What does it mean to speak a language? In my experience, most people have pretty extreme views when they mention how many languages they speak. On the one extreme we have the people who are quantity oriented. They’ll tell you that they speak ten languages when in truth they can do little more than repeat about a dozen memorized phrases that allow them to greet people, talk about the weather and order a meal. This group often consists of bourgeoisie travelers who like to show off for their monolingual friends who don’t know the difference anyway.

On the other extreme you have the linguist Nazis who think that people shouldn’t say that they know a language unless they can speak it will no foreign accent or grammatical errors and can converse about any subject from string theory to social etiquette of the 19th century. This group is commonly comprised of bilinguals, often academics, who are extremely competent in their two languages and will correct your speech, even if you are speaking in your own native language.

I like to think of language mastery as more of a process with various stages or levels of competency. The US government has its own evaluation (see here) and Chinese Pod’s John Pasden has a fun way of describing the process of learning Chinese (see here). I thought that it would be fun to make my own five-stage break down about language mastery.

0. The Monkey Gibberish Stage. It’s all Greek to me.

Yes, there is a stage zero. You’re in it when you see two people speaking what seems to be absolute nonsense to one another while nodding in agreement. You can’t begin to imagine how what they are saying could form part of a language that expresses the same ideas and feelings as English, or whatever your native language is. This is the default stage for people with little to no contact with the language or its corresponding culture. This is where most people are when it comes to languages like Malagasy, Pashtu, Finnish and even Mandarin Chinese.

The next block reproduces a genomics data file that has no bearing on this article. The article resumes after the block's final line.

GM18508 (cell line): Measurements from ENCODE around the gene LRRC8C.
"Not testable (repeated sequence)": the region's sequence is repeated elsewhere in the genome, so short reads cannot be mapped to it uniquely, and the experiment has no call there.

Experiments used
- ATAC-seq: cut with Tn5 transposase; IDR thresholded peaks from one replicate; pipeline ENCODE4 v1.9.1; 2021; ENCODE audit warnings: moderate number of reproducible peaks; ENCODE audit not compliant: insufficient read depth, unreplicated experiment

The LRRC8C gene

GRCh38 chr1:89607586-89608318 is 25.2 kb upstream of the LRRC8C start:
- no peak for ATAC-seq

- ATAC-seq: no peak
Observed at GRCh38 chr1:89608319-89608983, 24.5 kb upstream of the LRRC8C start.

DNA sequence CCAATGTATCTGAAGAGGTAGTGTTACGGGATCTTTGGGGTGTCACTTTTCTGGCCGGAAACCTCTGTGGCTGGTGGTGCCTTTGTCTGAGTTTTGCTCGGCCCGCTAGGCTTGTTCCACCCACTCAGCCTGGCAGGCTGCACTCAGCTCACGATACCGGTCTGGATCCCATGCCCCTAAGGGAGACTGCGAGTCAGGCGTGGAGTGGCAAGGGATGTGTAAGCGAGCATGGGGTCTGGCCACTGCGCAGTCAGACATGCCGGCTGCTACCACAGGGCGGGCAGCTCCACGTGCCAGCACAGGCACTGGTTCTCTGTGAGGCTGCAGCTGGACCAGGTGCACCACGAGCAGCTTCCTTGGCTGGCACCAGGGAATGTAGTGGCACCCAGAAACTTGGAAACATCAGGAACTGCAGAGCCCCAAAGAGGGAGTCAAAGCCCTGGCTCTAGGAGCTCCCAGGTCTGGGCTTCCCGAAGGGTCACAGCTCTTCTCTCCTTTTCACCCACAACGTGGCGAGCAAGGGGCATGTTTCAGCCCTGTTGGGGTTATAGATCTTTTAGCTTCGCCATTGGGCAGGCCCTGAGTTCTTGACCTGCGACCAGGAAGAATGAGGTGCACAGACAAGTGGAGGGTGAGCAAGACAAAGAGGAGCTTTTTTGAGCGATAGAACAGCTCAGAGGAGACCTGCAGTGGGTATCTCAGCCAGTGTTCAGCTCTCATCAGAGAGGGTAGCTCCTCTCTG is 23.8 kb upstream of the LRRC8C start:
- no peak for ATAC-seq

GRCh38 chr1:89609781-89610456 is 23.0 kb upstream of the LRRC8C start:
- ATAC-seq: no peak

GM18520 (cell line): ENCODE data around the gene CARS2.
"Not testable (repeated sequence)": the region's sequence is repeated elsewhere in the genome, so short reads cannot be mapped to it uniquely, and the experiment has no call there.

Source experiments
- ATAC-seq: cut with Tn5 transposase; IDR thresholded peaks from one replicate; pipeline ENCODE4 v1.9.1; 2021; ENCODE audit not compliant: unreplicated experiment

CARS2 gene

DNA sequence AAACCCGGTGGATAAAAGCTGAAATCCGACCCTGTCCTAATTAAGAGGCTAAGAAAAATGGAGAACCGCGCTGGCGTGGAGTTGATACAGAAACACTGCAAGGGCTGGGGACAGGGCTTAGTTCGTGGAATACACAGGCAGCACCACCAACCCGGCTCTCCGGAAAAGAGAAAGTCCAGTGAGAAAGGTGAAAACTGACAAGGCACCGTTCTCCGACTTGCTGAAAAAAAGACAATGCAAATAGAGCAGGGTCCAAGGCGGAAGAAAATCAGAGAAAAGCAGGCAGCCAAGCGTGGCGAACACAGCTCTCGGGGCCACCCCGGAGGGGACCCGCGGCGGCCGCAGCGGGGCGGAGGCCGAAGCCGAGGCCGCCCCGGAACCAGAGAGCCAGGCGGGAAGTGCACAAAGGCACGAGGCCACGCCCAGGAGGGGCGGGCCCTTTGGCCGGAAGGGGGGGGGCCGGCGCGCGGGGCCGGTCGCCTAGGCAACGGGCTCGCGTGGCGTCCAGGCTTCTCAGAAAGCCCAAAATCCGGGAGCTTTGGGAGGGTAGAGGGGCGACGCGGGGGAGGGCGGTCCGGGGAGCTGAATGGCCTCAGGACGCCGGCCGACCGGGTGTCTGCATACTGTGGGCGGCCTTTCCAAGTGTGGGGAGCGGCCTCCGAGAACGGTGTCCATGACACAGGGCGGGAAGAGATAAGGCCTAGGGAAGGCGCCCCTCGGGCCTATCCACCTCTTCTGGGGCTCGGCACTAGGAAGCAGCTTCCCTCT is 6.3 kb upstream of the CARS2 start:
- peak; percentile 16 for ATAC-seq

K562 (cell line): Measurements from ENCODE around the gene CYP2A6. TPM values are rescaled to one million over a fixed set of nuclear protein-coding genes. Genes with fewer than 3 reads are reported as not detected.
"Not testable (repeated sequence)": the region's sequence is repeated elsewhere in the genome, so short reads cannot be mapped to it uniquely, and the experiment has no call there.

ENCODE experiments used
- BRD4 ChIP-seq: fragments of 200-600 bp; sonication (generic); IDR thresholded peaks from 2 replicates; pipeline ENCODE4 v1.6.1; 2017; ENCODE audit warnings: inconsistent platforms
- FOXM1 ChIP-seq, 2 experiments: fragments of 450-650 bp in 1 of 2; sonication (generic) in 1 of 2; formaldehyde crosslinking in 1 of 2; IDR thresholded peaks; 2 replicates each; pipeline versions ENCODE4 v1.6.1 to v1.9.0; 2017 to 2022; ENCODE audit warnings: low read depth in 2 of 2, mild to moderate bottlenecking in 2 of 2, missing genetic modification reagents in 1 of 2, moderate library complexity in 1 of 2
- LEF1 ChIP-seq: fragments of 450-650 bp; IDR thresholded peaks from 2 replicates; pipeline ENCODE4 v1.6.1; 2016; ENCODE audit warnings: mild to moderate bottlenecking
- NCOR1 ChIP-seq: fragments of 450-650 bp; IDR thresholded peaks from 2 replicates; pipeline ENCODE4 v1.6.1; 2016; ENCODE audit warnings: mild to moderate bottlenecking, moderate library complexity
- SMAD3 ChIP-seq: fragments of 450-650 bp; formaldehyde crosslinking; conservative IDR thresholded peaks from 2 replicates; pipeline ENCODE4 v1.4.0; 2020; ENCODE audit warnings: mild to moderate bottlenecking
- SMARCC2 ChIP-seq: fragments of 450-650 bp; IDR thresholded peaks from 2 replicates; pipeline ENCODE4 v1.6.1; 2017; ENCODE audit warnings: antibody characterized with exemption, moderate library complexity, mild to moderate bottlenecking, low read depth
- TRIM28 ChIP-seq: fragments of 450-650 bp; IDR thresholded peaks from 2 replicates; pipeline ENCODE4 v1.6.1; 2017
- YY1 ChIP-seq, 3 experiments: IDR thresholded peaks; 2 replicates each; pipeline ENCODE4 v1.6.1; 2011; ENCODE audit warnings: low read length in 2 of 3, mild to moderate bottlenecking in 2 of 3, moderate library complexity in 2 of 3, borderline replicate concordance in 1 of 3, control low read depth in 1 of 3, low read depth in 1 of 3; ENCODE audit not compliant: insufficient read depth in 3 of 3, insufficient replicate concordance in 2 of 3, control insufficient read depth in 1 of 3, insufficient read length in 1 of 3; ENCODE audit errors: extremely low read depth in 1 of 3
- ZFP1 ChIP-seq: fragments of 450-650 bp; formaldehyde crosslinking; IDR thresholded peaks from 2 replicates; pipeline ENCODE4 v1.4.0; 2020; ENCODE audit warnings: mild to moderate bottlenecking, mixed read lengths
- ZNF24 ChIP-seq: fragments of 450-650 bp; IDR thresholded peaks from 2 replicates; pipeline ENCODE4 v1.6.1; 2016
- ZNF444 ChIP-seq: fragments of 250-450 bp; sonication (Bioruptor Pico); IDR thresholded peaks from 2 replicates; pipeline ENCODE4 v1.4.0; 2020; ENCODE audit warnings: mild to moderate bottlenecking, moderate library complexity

It doesn’t take much to get to the next stage.

1. The Stage of Discovery. Como vai?

Everyone has been at this stage. You memorize a bunch of phrases, a new alphabet or at least new sounds for your same alphabet, and boring words like conjugation, particle, and glottal stop. You get discouraged because, even after many hours of work, you still think that you sound like Tarzan. Unfortunately, this is the most difficult stage, especially if the language is not related to your native language or another one that you might know. This stage is kind of like the first cut in football tryouts. You either become intrigued by the language and the people who speak it or you take the class because you have to because of work or school and then promptly forget everything.